A new bridge over the Cape Fear River would be good for regional connectivity and for traffic to and from the Port of Wilmington, N.C. Ports Executive Director Paul Cozza said Friday.
The Cape Fear Crossing project and other local and national topics were among questions raised by members of Cape Fear CREW during their monthly meeting Friday at Cape Fear Country Club.
The event had more than 40 guests in attendance with about 35 of those organization members, officials said. The local chapter of the group Commercial Real Estate Women, or CREW, brought in the ports' leader to give some insight on the port's role in the region.
Cozza touched on a variety of port topics, including its impact on the state economy, operations, capital improvement projects and its ability to compete for business among other ports on the East Coast
He also said there is a need for more warehousing space locally for port business. He also expressed the need for a new crossing over the Cape Fear River.
The long-studied Cape Fear Crossing project was recently put on the shelf
after the N.C. Department of Transportation took it out of its long-range plan.
The bridge project was being studied by transportation officials to find another way over the Cape Fear River to improve traffic flow and enhance freight movements from U.S. 17 and Interstate 140 in Brunswick County to U.S. 421 near the Port of Wilmington.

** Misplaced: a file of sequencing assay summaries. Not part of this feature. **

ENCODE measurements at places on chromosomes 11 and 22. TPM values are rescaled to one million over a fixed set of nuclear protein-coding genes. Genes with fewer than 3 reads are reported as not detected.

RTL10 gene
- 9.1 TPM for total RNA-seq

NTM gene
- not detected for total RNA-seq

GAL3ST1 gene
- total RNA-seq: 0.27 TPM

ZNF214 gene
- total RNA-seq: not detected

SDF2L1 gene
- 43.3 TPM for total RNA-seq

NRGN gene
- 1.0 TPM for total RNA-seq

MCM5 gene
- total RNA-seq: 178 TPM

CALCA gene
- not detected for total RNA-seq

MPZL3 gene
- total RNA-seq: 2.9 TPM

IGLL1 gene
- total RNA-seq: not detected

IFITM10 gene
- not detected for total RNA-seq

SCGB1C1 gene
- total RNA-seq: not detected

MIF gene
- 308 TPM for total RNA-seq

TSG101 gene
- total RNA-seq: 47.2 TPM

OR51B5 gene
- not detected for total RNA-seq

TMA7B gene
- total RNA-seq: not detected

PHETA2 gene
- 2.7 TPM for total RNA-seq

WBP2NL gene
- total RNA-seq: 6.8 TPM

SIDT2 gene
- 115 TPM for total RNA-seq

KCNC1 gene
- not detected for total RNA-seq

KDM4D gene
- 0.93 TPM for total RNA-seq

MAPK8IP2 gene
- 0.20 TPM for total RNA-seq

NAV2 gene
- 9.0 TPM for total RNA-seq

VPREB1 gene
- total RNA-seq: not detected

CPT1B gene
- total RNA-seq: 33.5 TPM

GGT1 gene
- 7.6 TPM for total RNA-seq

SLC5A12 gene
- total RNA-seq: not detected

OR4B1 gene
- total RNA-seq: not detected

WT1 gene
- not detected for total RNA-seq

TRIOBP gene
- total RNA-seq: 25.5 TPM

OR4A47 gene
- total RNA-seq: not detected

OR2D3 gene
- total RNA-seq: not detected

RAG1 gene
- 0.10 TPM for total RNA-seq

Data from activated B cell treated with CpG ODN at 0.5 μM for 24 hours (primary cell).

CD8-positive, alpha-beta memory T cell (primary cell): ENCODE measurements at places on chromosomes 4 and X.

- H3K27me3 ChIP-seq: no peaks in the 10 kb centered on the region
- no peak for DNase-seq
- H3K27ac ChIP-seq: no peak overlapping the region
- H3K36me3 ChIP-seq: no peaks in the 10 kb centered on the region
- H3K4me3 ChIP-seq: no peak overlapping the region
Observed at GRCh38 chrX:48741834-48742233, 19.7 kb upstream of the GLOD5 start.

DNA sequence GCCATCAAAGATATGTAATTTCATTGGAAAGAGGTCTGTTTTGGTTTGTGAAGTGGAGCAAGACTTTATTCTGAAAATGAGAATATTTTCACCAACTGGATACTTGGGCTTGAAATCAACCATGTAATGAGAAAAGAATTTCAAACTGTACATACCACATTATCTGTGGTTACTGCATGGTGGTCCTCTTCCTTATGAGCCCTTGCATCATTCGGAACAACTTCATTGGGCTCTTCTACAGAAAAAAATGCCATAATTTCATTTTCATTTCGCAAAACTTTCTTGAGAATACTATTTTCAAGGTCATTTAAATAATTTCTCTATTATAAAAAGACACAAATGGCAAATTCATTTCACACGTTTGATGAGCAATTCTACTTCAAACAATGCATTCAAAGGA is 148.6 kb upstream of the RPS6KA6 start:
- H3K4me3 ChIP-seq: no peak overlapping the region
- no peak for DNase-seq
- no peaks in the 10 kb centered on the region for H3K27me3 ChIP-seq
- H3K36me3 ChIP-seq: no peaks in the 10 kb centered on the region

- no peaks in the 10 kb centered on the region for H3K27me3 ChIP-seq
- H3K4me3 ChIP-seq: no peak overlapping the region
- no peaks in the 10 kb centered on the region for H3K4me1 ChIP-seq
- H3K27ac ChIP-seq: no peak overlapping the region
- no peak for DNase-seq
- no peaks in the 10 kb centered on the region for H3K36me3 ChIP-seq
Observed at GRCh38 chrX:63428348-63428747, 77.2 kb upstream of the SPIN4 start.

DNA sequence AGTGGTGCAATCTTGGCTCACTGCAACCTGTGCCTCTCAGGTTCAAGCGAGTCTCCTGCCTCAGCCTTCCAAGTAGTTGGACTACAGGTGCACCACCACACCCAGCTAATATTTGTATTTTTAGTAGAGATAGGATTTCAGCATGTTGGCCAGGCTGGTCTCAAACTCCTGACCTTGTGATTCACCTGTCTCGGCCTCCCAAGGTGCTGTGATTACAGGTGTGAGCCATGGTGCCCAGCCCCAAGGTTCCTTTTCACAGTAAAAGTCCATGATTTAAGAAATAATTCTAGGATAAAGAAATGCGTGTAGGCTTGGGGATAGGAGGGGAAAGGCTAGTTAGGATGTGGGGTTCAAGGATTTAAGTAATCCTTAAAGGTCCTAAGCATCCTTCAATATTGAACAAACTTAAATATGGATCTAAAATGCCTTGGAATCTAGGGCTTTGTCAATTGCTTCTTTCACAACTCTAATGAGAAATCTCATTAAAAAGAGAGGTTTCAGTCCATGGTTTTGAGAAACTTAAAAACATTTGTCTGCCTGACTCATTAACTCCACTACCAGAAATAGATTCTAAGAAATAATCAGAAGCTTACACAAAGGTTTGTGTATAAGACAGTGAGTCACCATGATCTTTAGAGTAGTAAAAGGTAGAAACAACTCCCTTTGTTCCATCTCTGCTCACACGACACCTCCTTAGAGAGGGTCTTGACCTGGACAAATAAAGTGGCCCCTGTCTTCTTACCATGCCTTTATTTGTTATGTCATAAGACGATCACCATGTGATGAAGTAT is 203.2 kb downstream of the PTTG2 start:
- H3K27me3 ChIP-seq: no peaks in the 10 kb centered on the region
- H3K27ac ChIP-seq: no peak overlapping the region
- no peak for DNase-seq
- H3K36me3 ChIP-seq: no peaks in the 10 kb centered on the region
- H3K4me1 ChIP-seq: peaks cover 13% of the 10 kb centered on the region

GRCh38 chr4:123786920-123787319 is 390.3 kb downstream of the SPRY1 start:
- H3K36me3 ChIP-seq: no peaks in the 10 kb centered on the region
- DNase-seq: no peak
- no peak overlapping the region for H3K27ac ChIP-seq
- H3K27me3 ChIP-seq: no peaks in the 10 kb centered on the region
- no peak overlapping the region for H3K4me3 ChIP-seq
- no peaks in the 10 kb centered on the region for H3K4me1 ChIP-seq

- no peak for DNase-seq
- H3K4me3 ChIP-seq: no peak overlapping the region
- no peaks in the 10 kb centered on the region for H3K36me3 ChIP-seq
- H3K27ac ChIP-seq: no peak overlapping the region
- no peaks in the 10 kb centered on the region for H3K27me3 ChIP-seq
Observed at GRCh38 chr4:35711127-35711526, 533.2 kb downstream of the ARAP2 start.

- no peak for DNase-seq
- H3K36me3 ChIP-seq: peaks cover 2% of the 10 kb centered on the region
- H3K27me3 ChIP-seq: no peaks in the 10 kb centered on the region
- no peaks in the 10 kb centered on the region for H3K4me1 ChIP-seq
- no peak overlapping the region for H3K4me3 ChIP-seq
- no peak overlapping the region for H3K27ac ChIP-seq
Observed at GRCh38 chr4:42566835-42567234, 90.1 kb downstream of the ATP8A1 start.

"We're open for anything that makes the flow of cargo and flow of transportation [better]," Cozza said.
The connectivity that a new bridge would provide is important to the area long term and to the Port of Wilmington, Cozza said, adding that he is not advocating for any specific pathway of the project, recognizing the impact it would have on some residents in Brunswick County.
He encouraged those in the audience to express concerns as well, mentioning movement in the area to bring attention to the scrapped project
On a more national scale, Cozza said N.C. Ports is seeing some impacts from the recent tariffs that have been placed on certain Chinese goods.
The global tariffs system has been in place for many years, he said, and small changes typically take place for a variety of reasons. The more recent Chinese tariffs have been major changes to that system, Cozza said.
For those in the supply chain of big-name companies such as Lowe's Companies, HanesBrands or Walmart, the tariffs have shaken up a pretty traditional way of doing business, Cozza said.
"If you have a 25% tariff on the good that comes in that you're making a margin of maybe five to 10% on, it's tough. And it's really put a lot of havoc in the industry ...," Cozza said.
Lowe's, which moves goods through the Port of Wilmington, is one of the top importers in the United States, he said.
"They have about 90% of their cargo they're importing into the U.S. coming out of China. So what do you think this is doing to their supply chain?" he said.
Some companies are looking to shift production to Southeast Asia, including Vietnam, he said, adding that it's hard for that country to fill the role of China.
"It would take about 14 Vietnams to be able to cover the production capacity in China," Cozza said.
The ports are a big economic driver and should be important to all Cape Fear CREW members, said Connie Ronner, vice president and commercial relationship manager with SunTrust Bank and the current president of Cape Fear CREW.
Cape Fear CREW has a mission to advance the success of women in commercial real estate.
"I hope people ... will come away from this meeting knowing that [the port is] important to commercial real estate and all aspects of our economy here in Wilmington and Southeastern North Carolina," Ronner said.